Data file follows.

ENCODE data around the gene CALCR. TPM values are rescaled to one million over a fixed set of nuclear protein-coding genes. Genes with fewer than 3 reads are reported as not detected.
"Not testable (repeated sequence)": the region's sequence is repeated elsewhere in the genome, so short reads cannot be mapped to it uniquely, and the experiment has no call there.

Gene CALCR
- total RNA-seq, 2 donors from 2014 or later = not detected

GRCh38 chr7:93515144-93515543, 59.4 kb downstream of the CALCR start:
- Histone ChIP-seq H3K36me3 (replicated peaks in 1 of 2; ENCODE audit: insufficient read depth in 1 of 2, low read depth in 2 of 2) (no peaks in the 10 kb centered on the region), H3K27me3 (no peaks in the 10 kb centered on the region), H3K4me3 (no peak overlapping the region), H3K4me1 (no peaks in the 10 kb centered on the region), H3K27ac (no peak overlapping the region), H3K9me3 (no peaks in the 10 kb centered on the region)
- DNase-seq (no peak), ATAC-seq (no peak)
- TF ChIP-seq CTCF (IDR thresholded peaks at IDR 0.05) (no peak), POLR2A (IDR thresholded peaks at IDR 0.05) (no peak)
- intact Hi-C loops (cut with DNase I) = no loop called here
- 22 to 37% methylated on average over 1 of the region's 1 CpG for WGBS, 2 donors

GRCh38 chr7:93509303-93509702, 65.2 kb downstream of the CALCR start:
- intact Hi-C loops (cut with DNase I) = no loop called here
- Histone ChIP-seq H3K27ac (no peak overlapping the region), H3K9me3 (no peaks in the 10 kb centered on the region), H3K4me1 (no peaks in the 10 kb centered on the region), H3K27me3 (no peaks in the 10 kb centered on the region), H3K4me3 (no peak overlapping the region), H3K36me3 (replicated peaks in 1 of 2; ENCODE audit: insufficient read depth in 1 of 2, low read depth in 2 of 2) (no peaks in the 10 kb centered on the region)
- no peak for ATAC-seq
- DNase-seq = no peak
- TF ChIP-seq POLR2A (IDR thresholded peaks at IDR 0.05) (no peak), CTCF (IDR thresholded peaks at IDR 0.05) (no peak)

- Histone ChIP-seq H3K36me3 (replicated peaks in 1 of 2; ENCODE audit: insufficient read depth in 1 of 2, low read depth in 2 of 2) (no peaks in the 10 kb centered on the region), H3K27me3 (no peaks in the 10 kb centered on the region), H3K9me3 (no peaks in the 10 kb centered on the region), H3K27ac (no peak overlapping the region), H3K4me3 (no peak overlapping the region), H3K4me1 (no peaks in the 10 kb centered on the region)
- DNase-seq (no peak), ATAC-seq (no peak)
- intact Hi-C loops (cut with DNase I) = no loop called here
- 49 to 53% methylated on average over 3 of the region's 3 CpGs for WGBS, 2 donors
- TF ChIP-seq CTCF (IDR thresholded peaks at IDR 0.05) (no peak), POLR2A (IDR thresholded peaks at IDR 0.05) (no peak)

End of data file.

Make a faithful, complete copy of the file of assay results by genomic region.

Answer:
ENCODE data around the gene CALCR. TPM values are rescaled to one million over a fixed set of nuclear protein-coding genes. Genes with fewer than 3 reads are reported as not detected.
"Not testable (repeated sequence)": the region's sequence is repeated elsewhere in the genome, so short reads cannot be mapped to it uniquely, and the experiment has no call there.

Gene CALCR
- total RNA-seq, 2 donors from 2014 or later = not detected

GRCh38 chr7:93515144-93515543, 59.4 kb downstream of the CALCR start:
- Histone ChIP-seq H3K36me3 (replicated peaks in 1 of 2; ENCODE audit: insufficient read depth in 1 of 2, low read depth in 2 of 2) (no peaks in the 10 kb centered on the region), H3K27me3 (no peaks in the 10 kb centered on the region), H3K4me3 (no peak overlapping the region), H3K4me1 (no peaks in the 10 kb centered on the region), H3K27ac (no peak overlapping the region), H3K9me3 (no peaks in the 10 kb centered on the region)
- DNase-seq (no peak), ATAC-seq (no peak)
- TF ChIP-seq CTCF (IDR thresholded peaks at IDR 0.05) (no peak), POLR2A (IDR thresholded peaks at IDR 0.05) (no peak)
- intact Hi-C loops (cut with DNase I) = no loop called here
- 22 to 37% methylated on average over 1 of the region's 1 CpG for WGBS, 2 donors

GRCh38 chr7:93509303-93509702, 65.2 kb downstream of the CALCR start:
- intact Hi-C loops (cut with DNase I) = no loop called here
- Histone ChIP-seq H3K27ac (no peak overlapping the region), H3K9me3 (no peaks in the 10 kb centered on the region), H3K4me1 (no peaks in the 10 kb centered on the region), H3K27me3 (no peaks in the 10 kb centered on the region), H3K4me3 (no peak overlapping the region), H3K36me3 (replicated peaks in 1 of 2; ENCODE audit: insufficient read depth in 1 of 2, low read depth in 2 of 2) (no peaks in the 10 kb centered on the region)
- no peak for ATAC-seq
- DNase-seq = no peak
- TF ChIP-seq POLR2A (IDR thresholded peaks at IDR 0.05) (no peak), CTCF (IDR thresholded peaks at IDR 0.05) (no peak)

- Histone ChIP-seq H3K36me3 (replicated peaks in 1 of 2; ENCODE audit: insufficient read depth in 1 of 2, low read depth in 2 of 2) (no peaks in the 10 kb centered on the region), H3K27me3 (no peaks in the 10 kb centered on the region), H3K9me3 (no peaks in the 10 kb centered on the region), H3K27ac (no peak overlapping the region), H3K4me3 (no peak overlapping the region), H3K4me1 (no peaks in the 10 kb centered on the region)
- DNase-seq (no peak), ATAC-seq (no peak)
- intact Hi-C loops (cut with DNase I) = no loop called here
- 49 to 53% methylated on average over 3 of the region's 3 CpGs for WGBS, 2 donors
- TF ChIP-seq CTCF (IDR thresholded peaks at IDR 0.05) (no peak), POLR2A (IDR thresholded peaks at IDR 0.05) (no peak)